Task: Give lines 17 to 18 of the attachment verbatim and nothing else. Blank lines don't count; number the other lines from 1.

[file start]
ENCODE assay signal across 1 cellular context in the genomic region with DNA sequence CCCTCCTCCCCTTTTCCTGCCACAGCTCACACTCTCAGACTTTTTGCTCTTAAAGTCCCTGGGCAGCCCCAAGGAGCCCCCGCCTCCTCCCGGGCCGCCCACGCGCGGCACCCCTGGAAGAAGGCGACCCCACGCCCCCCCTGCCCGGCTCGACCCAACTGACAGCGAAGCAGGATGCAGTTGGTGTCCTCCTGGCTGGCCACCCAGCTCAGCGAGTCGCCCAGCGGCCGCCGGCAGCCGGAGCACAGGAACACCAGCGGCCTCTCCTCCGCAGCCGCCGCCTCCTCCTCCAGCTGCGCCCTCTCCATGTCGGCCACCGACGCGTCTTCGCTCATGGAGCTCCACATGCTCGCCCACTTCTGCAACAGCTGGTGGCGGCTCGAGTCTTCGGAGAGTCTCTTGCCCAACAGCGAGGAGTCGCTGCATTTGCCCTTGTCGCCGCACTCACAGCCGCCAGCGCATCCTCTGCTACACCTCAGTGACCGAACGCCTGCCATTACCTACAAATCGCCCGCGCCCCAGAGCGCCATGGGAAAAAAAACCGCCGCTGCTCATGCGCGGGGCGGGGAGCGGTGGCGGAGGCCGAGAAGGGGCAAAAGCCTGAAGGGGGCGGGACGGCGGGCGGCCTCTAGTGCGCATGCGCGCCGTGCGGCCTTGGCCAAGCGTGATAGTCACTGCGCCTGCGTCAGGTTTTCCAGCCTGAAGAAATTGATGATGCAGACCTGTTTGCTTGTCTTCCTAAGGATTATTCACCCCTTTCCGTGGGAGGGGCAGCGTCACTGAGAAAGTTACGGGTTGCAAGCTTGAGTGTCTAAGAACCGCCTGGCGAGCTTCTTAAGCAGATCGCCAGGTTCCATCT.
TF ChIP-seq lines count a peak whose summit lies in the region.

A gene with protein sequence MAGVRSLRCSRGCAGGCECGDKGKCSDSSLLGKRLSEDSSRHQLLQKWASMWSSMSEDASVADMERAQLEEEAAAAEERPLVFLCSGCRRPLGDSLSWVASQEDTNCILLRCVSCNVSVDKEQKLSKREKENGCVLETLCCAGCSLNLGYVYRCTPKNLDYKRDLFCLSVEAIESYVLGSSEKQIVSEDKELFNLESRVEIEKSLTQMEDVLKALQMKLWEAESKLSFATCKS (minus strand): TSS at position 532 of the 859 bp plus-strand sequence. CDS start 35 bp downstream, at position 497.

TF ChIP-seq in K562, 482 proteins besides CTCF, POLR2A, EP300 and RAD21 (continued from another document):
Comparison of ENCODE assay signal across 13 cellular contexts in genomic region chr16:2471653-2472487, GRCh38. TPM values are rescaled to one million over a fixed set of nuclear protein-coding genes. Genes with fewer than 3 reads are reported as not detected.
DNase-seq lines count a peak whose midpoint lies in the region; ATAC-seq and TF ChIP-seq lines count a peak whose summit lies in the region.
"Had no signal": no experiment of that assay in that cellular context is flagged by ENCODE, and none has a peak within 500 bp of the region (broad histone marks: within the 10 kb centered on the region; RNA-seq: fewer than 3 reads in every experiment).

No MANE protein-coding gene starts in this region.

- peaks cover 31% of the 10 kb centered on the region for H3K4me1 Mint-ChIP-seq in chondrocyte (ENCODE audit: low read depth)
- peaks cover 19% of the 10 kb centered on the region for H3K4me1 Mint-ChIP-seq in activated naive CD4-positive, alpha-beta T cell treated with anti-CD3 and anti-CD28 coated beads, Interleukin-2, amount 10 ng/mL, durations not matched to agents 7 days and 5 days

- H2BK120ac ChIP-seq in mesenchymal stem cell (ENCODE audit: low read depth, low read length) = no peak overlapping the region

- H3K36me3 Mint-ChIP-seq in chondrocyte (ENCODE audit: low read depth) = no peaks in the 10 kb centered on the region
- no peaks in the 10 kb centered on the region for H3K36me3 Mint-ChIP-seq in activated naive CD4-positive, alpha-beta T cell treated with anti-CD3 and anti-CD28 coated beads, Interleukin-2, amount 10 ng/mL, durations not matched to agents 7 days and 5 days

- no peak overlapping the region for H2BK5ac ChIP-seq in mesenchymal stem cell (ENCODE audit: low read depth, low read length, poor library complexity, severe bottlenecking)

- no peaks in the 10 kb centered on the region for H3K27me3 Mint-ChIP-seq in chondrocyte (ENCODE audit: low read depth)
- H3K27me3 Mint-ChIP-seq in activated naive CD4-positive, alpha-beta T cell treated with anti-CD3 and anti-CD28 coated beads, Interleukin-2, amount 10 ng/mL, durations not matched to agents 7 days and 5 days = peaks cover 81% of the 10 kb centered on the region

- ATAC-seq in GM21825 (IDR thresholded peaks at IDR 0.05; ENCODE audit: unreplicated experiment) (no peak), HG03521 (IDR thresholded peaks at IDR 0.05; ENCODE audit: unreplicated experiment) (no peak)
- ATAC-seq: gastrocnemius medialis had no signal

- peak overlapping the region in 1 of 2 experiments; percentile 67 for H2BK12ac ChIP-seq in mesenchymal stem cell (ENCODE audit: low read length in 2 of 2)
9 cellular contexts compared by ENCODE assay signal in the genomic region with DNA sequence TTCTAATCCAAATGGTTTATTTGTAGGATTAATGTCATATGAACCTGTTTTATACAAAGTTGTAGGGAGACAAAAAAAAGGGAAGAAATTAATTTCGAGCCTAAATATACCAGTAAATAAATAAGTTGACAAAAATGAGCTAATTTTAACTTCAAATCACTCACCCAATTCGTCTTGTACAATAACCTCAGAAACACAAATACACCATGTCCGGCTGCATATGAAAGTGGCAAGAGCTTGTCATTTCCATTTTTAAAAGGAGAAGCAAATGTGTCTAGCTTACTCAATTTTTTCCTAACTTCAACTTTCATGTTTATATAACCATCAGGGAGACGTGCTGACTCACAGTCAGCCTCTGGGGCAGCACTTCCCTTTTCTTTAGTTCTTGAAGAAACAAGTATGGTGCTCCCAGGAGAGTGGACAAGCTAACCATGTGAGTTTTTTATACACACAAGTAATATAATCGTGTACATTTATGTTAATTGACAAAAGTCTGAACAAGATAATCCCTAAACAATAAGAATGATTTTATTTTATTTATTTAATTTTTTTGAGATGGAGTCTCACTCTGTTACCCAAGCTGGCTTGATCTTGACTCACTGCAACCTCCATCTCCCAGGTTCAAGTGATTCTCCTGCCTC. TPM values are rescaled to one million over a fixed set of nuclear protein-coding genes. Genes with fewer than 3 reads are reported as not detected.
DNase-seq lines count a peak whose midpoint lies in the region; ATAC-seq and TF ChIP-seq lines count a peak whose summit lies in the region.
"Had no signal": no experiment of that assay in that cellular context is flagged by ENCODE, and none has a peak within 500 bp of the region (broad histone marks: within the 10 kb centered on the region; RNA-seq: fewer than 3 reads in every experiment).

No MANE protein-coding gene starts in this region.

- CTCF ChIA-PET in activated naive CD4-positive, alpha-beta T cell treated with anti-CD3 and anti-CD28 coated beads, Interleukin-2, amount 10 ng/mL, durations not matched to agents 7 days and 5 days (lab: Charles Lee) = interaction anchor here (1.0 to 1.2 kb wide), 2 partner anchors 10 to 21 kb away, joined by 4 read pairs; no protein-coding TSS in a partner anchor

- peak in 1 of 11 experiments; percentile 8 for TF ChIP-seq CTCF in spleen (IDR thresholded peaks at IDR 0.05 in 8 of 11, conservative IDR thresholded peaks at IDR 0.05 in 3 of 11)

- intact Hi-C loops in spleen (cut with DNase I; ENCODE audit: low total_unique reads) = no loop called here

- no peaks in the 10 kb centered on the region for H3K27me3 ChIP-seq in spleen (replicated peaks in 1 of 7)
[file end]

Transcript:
- ATAC-seq in GM21825 (IDR thresholded peaks at IDR 0.05; ENCODE audit: unreplicated experiment) (no peak), HG03521 (IDR thresholded peaks at IDR 0.05; ENCODE audit: unreplicated experiment) (no peak)
- ATAC-seq: gastrocnemius medialis had no signal